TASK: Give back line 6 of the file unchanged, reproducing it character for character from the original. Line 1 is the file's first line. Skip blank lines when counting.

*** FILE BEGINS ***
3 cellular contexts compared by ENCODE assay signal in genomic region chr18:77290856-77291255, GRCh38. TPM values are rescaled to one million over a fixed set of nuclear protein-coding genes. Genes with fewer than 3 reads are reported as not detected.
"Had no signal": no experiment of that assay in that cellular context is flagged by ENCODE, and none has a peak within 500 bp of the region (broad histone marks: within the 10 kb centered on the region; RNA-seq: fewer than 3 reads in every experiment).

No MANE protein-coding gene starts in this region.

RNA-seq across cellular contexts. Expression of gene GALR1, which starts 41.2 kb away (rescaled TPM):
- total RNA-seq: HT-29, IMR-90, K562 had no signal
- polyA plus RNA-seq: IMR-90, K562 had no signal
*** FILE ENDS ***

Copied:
- polyA plus RNA-seq: IMR-90, K562 had no signal